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‘Glastonbury moment’: Hackney Carnival could take a ‘one-year rest’

The Town Hall is weighing up the possibility that the hugely popular Hackney Carnival could take the year off in emulation of the Glastonbury Festival.

More than 60,000 people attended the last carnival, the biggest yet, which had the theme of global sustainability.

The news came during a discussion about the allocation of just over £3.5m of so-called Neighbourhood Community Infrastructure Levy (nCIL).

The council agreed last year on an nCIL Fund which will be split between borough-wide projects such as the Carnival, and neighbourhood-level allocations which would be open to bids.

Cllr Guy Nicholson (Lab, Homerton), cabinet member for planning, culture and the inclusive economy, said: “We shouldn’t be distracted by the fact that this event is getting bigger and bigger – we need to think about that.

“We have to recognise that as it gets bigger, it requires more resources of all descriptions, not just policing, but also the volunteering that goes around it, the participation programme around it starts to expand as well.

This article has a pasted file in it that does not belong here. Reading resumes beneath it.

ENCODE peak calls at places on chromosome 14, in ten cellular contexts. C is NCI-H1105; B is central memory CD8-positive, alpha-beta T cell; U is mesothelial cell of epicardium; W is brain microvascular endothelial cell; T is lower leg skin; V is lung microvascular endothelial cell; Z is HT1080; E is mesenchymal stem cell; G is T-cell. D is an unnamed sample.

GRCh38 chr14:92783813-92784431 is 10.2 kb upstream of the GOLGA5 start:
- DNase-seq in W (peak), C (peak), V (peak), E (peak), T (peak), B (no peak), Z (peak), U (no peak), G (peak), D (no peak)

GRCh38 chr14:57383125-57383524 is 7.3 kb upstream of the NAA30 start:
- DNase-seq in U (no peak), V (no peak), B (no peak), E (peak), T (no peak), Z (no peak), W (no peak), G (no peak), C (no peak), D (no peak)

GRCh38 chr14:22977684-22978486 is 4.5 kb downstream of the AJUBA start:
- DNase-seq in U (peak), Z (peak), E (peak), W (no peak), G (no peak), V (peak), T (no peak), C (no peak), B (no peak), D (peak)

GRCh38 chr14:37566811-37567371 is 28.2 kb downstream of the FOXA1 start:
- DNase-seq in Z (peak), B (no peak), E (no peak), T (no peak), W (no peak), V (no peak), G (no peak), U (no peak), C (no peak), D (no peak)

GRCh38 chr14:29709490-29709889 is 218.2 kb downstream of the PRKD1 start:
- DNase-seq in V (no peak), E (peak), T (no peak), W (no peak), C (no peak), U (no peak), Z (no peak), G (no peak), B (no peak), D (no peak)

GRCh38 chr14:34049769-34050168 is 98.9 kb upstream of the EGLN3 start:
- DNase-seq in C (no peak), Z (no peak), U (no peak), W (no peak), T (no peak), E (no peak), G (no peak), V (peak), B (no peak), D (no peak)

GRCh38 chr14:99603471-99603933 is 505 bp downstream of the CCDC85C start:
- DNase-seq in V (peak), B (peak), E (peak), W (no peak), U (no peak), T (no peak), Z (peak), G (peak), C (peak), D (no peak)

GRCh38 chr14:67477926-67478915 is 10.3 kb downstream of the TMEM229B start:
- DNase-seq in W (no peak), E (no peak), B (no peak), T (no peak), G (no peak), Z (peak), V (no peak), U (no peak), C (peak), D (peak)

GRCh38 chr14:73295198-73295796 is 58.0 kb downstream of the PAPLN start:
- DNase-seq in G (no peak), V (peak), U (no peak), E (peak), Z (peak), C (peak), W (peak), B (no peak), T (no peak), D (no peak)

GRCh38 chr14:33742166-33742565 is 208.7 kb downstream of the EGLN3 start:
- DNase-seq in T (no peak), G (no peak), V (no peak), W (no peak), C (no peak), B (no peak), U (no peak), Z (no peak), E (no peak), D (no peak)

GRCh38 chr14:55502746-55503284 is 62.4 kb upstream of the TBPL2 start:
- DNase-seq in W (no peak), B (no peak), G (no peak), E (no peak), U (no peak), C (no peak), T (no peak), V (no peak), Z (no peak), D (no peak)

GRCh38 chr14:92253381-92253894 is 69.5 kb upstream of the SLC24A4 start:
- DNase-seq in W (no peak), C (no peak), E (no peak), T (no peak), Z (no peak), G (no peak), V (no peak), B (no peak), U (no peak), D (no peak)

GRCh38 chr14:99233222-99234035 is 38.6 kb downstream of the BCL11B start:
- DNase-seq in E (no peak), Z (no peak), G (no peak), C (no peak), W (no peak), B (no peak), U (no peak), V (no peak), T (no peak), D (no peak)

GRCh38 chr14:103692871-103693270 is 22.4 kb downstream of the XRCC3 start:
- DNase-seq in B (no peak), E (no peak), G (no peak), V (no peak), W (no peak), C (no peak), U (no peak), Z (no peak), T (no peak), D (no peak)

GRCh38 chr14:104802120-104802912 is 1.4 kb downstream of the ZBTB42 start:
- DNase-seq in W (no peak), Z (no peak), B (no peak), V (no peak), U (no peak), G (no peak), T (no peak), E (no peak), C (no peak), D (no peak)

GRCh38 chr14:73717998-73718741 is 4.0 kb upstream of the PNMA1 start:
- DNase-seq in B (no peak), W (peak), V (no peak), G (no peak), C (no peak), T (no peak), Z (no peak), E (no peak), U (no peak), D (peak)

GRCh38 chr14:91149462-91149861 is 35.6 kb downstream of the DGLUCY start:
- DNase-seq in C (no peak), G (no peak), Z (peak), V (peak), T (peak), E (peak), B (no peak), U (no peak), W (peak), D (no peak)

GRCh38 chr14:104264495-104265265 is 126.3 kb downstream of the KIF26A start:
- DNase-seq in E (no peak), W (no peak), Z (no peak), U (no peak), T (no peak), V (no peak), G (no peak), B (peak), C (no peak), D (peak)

“So there are a number of questions that are about what the Carnival could look like going forward in the years ahead, and does it happen every year?

“Does it suddenly become, a bit like a Glastonbury moment, with three years on and a one year rest? We would go off and do something else for a year and come back in Year 5 to do the next cycle.”

The culture boss added that in his view there was “a challenge to be put to the council” to look at other investors into the carnival, pointing out that as the event is now “positioned as one of the leading cultural events in London,” the Metropolitan Police must bear some of the cost of policing it.

Councillors quizzed Nicholson as to why just over £3.5m had been accumulated across the past five years but not spent.

Cllr Steve Race (Lab, Hoxton East & Shoreditch) said: “I think I’m missing something. We’ve been accumulating nCIL since 2015, essentially, and we’re now getting to the point where we know how we’re going to spend it.

“I’m a bit confused about why it’s taken us years to get to the point where we’re nearly ready to decide how we’re going to spend it.”

The culture responded that a “policy framework” giving a basis on which the money could be invested had not existed under the administration of former Hackney Mayor Jules Pipe, saying that it was only the arrival of Philip Glanville as Mayor under which this changed, allowing the money to be spent.

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